A gap year well spent may be one of the most formative experiences in life Europe is great place to start and whether you want to travel across Europe for a couple of weeks or longer, there are many great journeys in Europe to suit you Here are some ideas to get you started…
Grand Tour of Europe
The Grand Tour began as an educational rite of passage for wealthy young Englishmen in the 17th and 18th centuries. They would travel with a tutor and take in Europe’s classical highlights, viewing art, architecture and opera along the way. You can immerse yourself in the continent’s history and culture by following in their footsteps (although you may prefer to leave your university professor behind).
The traditional itinerary would start in England and typically include Paris, Geneva, Venice, Florence and Rome, with the return leg often taking the traveller north through Austria, Germany and the Netherlands. You can choose your own route, but to call it a Grand Tour you should probably ensure that Rome features prominently, along with trips to at least a couple of art galleries.
The only real restriction is how much money you have on your hands, as this journey can last weeks (or even months) if you want it to. High speed railways, Interrail tickets and cheap flights make it easy to get between the major cities, so your biggest decision will be how long to stay in each place. If you decide to go on your own, be sure to read about the highs and lows of solo travel.
Backpacking in Eastern Europe
Less well-trodden and more cost-effective than the west of the continent, Eastern Europe is a prime location for a spot of budget backpacking. Stunning scenery, lively cities and lots of historic landmarks make these countries a worthwhile diversion from the better known holiday hotspots such as Spain, France and Italy.
It’s possible to get cheap flights to most of the capitals in the region so you can take your pick of starting point, with affordable buses and trains available once you’re on the ground. Follow one of the many routes suggested online by fellow travellers – a quick web search will throw up lots of options – or plan your own itinerary from scratch.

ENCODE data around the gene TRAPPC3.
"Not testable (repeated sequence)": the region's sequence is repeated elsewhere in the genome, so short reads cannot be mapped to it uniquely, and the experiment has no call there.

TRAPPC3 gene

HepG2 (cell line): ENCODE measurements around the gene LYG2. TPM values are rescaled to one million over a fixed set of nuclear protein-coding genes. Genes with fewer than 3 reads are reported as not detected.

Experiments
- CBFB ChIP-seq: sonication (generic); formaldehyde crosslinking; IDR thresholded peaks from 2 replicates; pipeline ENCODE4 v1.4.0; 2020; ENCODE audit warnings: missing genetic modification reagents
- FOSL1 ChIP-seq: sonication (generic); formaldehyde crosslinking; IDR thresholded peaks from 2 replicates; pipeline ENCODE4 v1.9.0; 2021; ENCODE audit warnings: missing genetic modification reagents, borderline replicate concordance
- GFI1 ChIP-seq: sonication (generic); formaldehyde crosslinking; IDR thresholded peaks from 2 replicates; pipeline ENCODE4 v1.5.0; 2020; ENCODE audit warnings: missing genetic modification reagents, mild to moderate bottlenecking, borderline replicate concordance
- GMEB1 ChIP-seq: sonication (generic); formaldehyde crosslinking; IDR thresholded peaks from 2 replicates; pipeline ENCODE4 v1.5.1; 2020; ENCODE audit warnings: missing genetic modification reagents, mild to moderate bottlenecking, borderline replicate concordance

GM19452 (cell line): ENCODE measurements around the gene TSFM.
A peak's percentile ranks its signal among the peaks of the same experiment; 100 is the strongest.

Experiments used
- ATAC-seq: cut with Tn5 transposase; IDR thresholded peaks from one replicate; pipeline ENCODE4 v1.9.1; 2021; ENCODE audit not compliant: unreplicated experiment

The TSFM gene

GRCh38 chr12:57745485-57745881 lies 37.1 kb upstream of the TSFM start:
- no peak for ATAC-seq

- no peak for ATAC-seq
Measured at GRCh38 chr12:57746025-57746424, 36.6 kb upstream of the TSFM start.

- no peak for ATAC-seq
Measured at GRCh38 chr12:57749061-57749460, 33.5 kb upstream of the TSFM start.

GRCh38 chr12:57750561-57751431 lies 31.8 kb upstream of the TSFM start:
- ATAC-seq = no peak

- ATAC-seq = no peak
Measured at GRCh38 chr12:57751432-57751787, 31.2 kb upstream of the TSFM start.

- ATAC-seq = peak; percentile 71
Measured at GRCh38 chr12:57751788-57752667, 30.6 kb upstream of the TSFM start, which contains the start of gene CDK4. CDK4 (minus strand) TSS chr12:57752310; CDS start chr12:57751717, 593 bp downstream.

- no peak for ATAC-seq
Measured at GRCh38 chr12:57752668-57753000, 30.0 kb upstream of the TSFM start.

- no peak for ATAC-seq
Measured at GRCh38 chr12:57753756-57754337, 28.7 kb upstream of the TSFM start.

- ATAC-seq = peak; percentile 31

You could focus on a particular region, for example the Baltic states of Estonia, Latvia and Lithuania in the north, or the Balkans in the south. Alternatively, you might attempt a more ambitious long-distance route through the entire region, perhaps through Poland, the Czech Republic and Slovakia. Whether it’s spectacular beaches, medieval walled cities or mountain hikes you’re looking for, Eastern Europe has it all.
Camino de Santiago
The journey to the Cathedral of Santiago de Compostela in northwest Spain (reputedly the burial place of James the Greater, one of the Twelve Disciples) is a famous Christian pilgrimage that has been followed for more than a thousand years. More recently it has become popular among non-religious travellers – so if you’re excited by the idea of carrying a heavy rucksack from one side of Spain to the other, this is the adventure for you.
Known in English as the Way of St James, it’s actually a network of paths and there are many different routes. However, the most common and best marked is the Camino Francés, starting at the French town of Saint-Jean-Pied-de-Port in the foothills of the Pyrenees. Walking nearly 500 miles across northern Spain to Santiago takes around a month, so you’ll need to be reasonably fit to attempt it. On the plus side, you’ll meet and get to know plenty of fellow pilgrims as you travel.
When it comes to packing, a comfortable and sturdy pair of walking boots should be top of your list, while the cheapest accommodation is found in the dormitory-style ‘albergues’ that line the route and cost between €5 and €15 per night. There are countless guidebooks and websites to help you plan how to get there, where to stay and how much it all costs.
Road trip around Iceland
Road-tripping is most often associated with the USA, but Europe has its fair share of spectacular drives. Among the best is Iceland’s Route 1. This 832-mile track, a ring road around the whole country, is a fantastic way to experience Iceland’s astonishing landscape of volcanoes, waterfalls, geothermal springs, glaciers and picturesque villages.
While there are tours available, the best option for a gap year adventure is to hire a car (ideally a 4×4) and share driving duties with your friends. This gives you the freedom to travel at your own pace, stop whenever you like and take as many detours from the main road as you want. Travel in summer and you’ll get nearly 24 hours of daylight, maximising your time for exploration.
In terms of practicalities, pack with Iceland’s unpredictable weather in mind and book your accommodation in advance. When you first arrive in the country, be sure to stock up on groceries before you leave the capital, Reykjavik; then, once you’re on the road, fill the car’s tank whenever you come across a petrol station. You’ll need a minimum of a week to make the trip worthwhile.
The road is two lanes for the most part, so navigating it shouldn’t cause too many problems for confident drivers. If getting away from the crowds and spending time with a small group of friends is your thing, this drive through the wilderness could be the ideal getaway.
Just remember to pack light, as you’ll be restricted by the dimensions and weight that airlines allow for hand baggage. For more information on what to take with you and other useful advice, see 7 steps to the ultimate gap year.